Published online Sep 18, 2023. doi: 10.5500/wjt.v13.i5.250
Peer-review started: May 6, 2023
First decision: June 14, 2023
Revised: June 26, 2023
Accepted: July 24, 2023
Article in press: July 24, 2023
Published online: September 18, 2023
Renal transplantation is the treatment of choice for end stage kidney disease. However, despite all the efforts to expand the donor pool, the shortage of donors is increasing and as a consequence, there has been a significant increase in the number of patients on transplant waiting lists globally. Societies worldwide have employed different methods to address this, each with specific ethical concerns surrounding them. Over three decades ago, a governmentally regulated program of kidney transplantation from living unrelated donors was introduced in Iran and since practiced which has been the subject of hot debate in the literature. Nevertheless, despite all these extensive discussions and publications, several key aspects of the program have still not been properly elucidated and addressed. In this article, the author aims to illuminate some dark corners related to this issue that have largely escaped the notice of ethicists.
Core Tip: Iran's living unrelated kidney transplantation program has several limitations by its definition, but what is already in practice goes far beyond that and is actually a government legislated and regulated kidney market in which the laws and supports all essentially best serve the interests of brokers and financial agencies, and result in exploitation of the poor on either the recipient or donor.
- Citation: Taheri S. Renal allograft procurement from living unrelated donors in Iran: What falls under the eclipse. World J Transplant 2023; 13(5): 250-253
- URL: https://www.wjgnet.com/2220-3230/full/v13/i5/250.htm
- DOI: https://dx.doi.org/10.5500/wjt.v13.i5.250
Conventionally called “the Iranian Model of Kidney Transplantation”, the practice of kidney allograft transplantation procured from living unrelated (LUR) donors in Iran has been highly controversial, and for that reason as well as the unclear origins of the idea when it was introduced into the Iranian medical society, this terminology was avoided in this commentary. Although this topic has been widely tackled in the past by its proponents, opponents, and health-authorities[1-3], there are still several major aspects of the practice that have not been very well addressed. In this paper, I intend to discuss some of these complexities.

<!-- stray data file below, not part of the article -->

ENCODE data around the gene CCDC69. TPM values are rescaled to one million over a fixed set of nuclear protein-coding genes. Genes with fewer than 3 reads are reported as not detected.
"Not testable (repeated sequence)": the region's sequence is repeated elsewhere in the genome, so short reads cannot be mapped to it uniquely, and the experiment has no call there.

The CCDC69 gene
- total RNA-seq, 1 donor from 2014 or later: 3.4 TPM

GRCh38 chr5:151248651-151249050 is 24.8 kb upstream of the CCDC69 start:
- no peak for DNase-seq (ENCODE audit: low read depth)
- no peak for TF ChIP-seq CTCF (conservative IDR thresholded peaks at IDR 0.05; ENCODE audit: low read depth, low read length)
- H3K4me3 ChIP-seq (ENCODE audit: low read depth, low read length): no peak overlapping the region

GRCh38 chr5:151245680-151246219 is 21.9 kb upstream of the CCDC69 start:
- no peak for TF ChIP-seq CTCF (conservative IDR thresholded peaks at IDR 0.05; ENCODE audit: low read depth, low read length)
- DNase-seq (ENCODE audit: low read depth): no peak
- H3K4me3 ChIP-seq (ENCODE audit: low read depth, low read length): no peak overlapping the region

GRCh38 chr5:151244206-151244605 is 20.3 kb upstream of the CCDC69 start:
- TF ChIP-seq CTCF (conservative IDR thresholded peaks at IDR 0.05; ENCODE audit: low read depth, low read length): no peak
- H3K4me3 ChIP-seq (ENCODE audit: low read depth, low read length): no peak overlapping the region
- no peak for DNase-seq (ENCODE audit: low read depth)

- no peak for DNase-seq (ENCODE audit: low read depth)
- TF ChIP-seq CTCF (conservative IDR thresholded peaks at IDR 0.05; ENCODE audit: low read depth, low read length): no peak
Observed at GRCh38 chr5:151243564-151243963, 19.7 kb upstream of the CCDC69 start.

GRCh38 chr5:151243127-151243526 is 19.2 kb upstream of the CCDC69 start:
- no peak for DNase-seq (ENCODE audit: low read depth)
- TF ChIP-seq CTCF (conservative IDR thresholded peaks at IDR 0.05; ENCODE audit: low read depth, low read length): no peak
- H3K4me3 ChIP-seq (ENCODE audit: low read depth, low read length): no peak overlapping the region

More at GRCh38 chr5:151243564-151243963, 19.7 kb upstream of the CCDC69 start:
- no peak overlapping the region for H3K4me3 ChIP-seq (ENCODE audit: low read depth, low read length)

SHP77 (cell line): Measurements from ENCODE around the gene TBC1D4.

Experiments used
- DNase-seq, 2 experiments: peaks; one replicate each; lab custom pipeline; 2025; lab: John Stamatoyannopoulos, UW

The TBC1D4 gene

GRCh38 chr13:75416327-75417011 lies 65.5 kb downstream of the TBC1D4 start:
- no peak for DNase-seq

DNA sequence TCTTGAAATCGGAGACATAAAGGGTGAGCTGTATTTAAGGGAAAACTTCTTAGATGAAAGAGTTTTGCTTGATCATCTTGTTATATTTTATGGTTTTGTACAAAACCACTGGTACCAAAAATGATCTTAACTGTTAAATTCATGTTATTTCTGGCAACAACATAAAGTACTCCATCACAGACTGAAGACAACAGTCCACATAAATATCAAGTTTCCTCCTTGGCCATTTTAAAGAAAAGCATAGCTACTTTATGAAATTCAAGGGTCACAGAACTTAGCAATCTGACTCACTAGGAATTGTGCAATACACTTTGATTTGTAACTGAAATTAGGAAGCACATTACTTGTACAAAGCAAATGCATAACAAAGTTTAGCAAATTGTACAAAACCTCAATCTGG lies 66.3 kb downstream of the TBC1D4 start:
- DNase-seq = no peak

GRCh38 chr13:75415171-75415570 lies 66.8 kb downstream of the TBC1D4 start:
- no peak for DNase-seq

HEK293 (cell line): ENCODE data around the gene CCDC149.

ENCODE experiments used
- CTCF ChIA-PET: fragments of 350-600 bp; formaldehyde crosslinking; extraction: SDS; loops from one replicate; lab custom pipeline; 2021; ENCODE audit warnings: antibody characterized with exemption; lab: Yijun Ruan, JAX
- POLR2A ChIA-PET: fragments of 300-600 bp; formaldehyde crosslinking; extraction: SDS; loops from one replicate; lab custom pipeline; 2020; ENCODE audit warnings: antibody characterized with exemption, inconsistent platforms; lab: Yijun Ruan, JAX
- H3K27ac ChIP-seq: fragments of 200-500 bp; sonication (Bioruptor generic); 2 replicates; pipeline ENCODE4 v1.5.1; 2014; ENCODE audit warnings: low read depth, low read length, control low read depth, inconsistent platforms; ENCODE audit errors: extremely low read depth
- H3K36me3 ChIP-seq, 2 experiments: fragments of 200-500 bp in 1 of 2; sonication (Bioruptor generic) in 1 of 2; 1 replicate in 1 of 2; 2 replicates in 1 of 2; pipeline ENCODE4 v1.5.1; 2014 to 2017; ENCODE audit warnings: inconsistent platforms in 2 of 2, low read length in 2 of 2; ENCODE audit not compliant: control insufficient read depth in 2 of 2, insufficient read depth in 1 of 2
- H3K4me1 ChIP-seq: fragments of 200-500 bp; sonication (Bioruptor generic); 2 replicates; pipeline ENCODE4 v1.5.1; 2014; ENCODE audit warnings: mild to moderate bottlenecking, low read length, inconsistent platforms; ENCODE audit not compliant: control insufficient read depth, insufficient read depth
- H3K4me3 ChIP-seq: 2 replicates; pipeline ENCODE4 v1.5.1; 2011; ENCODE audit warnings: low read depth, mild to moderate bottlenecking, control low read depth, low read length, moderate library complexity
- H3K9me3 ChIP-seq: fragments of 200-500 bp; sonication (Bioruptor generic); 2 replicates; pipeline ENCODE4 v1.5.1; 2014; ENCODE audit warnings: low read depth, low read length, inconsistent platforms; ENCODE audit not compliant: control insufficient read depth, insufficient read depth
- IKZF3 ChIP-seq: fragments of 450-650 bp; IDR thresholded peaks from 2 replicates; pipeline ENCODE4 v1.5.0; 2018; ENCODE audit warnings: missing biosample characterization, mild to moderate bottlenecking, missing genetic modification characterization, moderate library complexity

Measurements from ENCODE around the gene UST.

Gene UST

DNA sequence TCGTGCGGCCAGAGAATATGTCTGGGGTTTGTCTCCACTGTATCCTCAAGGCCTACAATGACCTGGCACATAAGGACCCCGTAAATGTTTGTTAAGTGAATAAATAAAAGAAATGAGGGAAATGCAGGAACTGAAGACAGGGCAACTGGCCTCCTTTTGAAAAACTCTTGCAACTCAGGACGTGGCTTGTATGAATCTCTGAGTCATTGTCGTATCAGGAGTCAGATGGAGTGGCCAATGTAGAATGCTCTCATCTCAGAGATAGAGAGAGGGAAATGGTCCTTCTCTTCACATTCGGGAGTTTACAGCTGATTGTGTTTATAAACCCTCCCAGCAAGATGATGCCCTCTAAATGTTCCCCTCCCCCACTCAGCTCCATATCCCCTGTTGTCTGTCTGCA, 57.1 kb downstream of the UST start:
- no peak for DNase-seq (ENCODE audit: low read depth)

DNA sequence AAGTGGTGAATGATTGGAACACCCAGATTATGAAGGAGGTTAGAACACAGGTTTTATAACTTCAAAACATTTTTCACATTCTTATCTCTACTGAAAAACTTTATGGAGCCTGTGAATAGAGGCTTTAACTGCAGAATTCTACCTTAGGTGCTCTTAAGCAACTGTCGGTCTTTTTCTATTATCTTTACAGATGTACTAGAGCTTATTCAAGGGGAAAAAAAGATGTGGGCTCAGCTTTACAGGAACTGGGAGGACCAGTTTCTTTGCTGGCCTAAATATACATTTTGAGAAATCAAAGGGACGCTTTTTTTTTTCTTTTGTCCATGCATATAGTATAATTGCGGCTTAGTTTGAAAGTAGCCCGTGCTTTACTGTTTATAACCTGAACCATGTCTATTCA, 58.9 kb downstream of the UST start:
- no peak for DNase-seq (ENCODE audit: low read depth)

According to the latest report by the Iranian Society of Nephrology, 76.3% of all the kidney transplantations performed in Iran are from living donors, 86% of which has been reportedly from LUR donors. With such a large share of the transplantation volume, rather extensive claims have been made in the literature as to the merits of LUR transplantation in eliminating the kidney transplant waiting lists; although in real practice, there are already two simultaneous waiting lists in Iran: One for recipients and the other for donors. To be precise, they are not actual waiting lists, as you do not need to wait a moment if you have enough money to pay.
“Kidney for sale with the blood-group of AB from Tehran. Urgent need for money! Also ready to sell bone marrow, liver or any other part of the body that could be sold (for money) anyway!” This is one of the huge number of advertisements that have been submitted to the Iranian Online Associations for Kidney Donation website which provides free rooms to people who would want to get to the market, as kidney sellers, buyers or even brokers. Examples of advertisements from this website and other unofficial websites are provided in Table 1. A look at the advertisements reveals that kidney sellers likely concentrate on the price, while the buyers usually focus on the age (usually < 30 years), gender (male), overall health and the readily available laboratory reports which are supposed to be primarily paid and provided by the kidney sellers, as a prerequisite for finding a potential recipient.
|Buyers’ advertisements||Sellers’ advertisements|
|Kidney buyer; blood group O+; man or woman; please only people with HLA reports contact; otherwise let’s not waste each other’s time (Tehran)||Kidney for sale; 42 yr old; blood group B+; due to financial crisis; no tobacco; no alcohol; bicycling each day for hours; and body works as infallible as a watch (East Azerbaijan)|
|Kidney buyer; blood group O; our patient is under dialysis and medical conditions is rapidly deteriorating; unemployed; lives in a renting house; some people promised helping; let’s help for God’s sake and his wife and children (Markazi)||Kidney for sale; 35 yr old man; blood group O+; me and my wife (blood group B+) both are ready to sell our kidneys; HLA testing ready for both; only recipients contact not dealers (brokers) (Tehran)|